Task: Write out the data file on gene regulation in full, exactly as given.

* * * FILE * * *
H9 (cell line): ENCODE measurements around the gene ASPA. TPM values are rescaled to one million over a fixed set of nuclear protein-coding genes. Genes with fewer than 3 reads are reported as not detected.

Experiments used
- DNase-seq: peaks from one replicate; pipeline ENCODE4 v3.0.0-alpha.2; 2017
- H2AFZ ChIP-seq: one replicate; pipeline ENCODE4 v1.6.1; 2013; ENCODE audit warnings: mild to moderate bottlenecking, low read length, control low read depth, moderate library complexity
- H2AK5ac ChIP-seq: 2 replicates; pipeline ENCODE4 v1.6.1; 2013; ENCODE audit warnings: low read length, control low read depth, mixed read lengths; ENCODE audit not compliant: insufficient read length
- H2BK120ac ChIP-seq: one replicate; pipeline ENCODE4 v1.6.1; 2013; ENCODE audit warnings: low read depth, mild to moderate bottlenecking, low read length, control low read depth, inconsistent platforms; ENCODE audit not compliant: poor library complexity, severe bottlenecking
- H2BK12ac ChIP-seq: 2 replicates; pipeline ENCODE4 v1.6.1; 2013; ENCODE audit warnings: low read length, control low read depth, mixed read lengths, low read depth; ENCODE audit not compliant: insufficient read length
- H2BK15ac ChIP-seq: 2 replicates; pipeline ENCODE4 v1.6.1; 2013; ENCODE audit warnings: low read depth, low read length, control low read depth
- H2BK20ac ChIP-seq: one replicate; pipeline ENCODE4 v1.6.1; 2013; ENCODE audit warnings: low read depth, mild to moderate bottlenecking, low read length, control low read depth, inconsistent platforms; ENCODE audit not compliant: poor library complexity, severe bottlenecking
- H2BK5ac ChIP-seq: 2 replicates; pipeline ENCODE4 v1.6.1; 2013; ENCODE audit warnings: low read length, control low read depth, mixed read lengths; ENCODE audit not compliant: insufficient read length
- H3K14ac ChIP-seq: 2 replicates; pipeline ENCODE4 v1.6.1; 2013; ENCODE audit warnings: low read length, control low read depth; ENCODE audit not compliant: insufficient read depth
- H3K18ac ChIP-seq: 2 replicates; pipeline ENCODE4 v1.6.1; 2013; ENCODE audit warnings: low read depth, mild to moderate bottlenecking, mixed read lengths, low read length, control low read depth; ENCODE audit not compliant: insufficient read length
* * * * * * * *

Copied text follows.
H9 (cell line): ENCODE measurements around the gene ASPA. TPM values are rescaled to one million over a fixed set of nuclear protein-coding genes. Genes with fewer than 3 reads are reported as not detected.

Experiments used
- DNase-seq: peaks from one replicate; pipeline ENCODE4 v3.0.0-alpha.2; 2017
- H2AFZ ChIP-seq: one replicate; pipeline ENCODE4 v1.6.1; 2013; ENCODE audit warnings: mild to moderate bottlenecking, low read length, control low read depth, moderate library complexity
- H2AK5ac ChIP-seq: 2 replicates; pipeline ENCODE4 v1.6.1; 2013; ENCODE audit warnings: low read length, control low read depth, mixed read lengths; ENCODE audit not compliant: insufficient read length
- H2BK120ac ChIP-seq: one replicate; pipeline ENCODE4 v1.6.1; 2013; ENCODE audit warnings: low read depth, mild to moderate bottlenecking, low read length, control low read depth, inconsistent platforms; ENCODE audit not compliant: poor library complexity, severe bottlenecking
- H2BK12ac ChIP-seq: 2 replicates; pipeline ENCODE4 v1.6.1; 2013; ENCODE audit warnings: low read length, control low read depth, mixed read lengths, low read depth; ENCODE audit not compliant: insufficient read length
- H2BK15ac ChIP-seq: 2 replicates; pipeline ENCODE4 v1.6.1; 2013; ENCODE audit warnings: low read depth, low read length, control low read depth
- H2BK20ac ChIP-seq: one replicate; pipeline ENCODE4 v1.6.1; 2013; ENCODE audit warnings: low read depth, mild to moderate bottlenecking, low read length, control low read depth, inconsistent platforms; ENCODE audit not compliant: poor library complexity, severe bottlenecking
- H2BK5ac ChIP-seq: 2 replicates; pipeline ENCODE4 v1.6.1; 2013; ENCODE audit warnings: low read length, control low read depth, mixed read lengths; ENCODE audit not compliant: insufficient read length
- H3K14ac ChIP-seq: 2 replicates; pipeline ENCODE4 v1.6.1; 2013; ENCODE audit warnings: low read length, control low read depth; ENCODE audit not compliant: insufficient read depth
- H3K18ac ChIP-seq: 2 replicates; pipeline ENCODE4 v1.6.1; 2013; ENCODE audit warnings: low read depth, mild to moderate bottlenecking, mixed read lengths, low read length, control low read depth; ENCODE audit not compliant: insufficient read length